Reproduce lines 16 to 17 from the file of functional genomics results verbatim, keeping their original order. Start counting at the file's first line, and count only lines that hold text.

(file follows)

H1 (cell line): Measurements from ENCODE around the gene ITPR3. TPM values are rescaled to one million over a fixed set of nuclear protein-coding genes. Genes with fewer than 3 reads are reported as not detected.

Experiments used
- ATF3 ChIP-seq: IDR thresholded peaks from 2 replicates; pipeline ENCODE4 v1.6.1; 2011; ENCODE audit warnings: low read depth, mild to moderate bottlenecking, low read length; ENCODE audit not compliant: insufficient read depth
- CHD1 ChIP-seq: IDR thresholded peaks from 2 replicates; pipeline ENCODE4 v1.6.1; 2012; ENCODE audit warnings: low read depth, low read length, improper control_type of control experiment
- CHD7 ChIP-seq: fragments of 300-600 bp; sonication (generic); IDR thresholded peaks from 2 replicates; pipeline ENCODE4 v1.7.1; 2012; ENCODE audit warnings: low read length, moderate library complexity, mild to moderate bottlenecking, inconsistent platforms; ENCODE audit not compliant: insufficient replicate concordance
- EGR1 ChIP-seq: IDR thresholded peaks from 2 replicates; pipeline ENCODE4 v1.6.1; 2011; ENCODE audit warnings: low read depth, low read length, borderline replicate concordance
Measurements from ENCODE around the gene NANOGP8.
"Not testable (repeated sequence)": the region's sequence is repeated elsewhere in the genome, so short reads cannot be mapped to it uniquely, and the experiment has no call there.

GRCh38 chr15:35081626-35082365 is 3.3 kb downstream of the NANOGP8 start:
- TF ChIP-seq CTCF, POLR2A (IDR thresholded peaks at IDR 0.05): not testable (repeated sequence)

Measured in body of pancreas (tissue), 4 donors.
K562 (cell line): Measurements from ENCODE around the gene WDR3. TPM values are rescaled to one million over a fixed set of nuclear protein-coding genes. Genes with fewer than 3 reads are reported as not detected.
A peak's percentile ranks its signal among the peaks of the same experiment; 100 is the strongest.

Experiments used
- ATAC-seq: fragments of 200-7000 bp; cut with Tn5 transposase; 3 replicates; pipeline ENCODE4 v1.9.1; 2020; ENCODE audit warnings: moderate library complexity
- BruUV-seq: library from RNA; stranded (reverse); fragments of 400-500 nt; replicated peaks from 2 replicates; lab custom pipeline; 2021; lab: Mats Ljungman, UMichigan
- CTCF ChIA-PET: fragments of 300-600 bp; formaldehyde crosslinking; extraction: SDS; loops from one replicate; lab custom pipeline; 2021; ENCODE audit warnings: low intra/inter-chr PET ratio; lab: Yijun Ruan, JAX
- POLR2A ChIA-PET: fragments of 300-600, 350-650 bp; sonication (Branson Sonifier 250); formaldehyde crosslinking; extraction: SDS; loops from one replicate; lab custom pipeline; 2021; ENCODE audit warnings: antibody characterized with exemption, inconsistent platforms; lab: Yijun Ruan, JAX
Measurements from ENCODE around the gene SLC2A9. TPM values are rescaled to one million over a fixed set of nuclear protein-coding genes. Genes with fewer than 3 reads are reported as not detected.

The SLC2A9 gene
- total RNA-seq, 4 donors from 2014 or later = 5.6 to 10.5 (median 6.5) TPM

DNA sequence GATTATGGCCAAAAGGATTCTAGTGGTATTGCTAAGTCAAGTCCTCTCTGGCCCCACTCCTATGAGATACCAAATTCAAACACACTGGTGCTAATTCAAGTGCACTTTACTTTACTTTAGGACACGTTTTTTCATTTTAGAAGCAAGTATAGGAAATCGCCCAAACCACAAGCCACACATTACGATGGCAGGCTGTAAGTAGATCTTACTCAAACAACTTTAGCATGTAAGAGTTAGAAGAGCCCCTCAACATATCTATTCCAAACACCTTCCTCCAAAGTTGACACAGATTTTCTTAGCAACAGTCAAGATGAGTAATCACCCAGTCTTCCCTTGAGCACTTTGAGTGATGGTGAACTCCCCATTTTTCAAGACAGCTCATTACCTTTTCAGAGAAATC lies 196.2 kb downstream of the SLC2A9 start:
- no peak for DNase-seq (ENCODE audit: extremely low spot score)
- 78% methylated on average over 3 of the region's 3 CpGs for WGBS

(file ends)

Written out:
- BruUV-seq: library from RNA; stranded (reverse); fragments of 400-500 nt; replicated peaks from 2 replicates; lab custom pipeline; 2021; lab: Mats Ljungman, UMichigan
- CTCF ChIA-PET: fragments of 300-600 bp; formaldehyde crosslinking; extraction: SDS; loops from one replicate; lab custom pipeline; 2021; ENCODE audit warnings: low intra/inter-chr PET ratio; lab: Yijun Ruan, JAX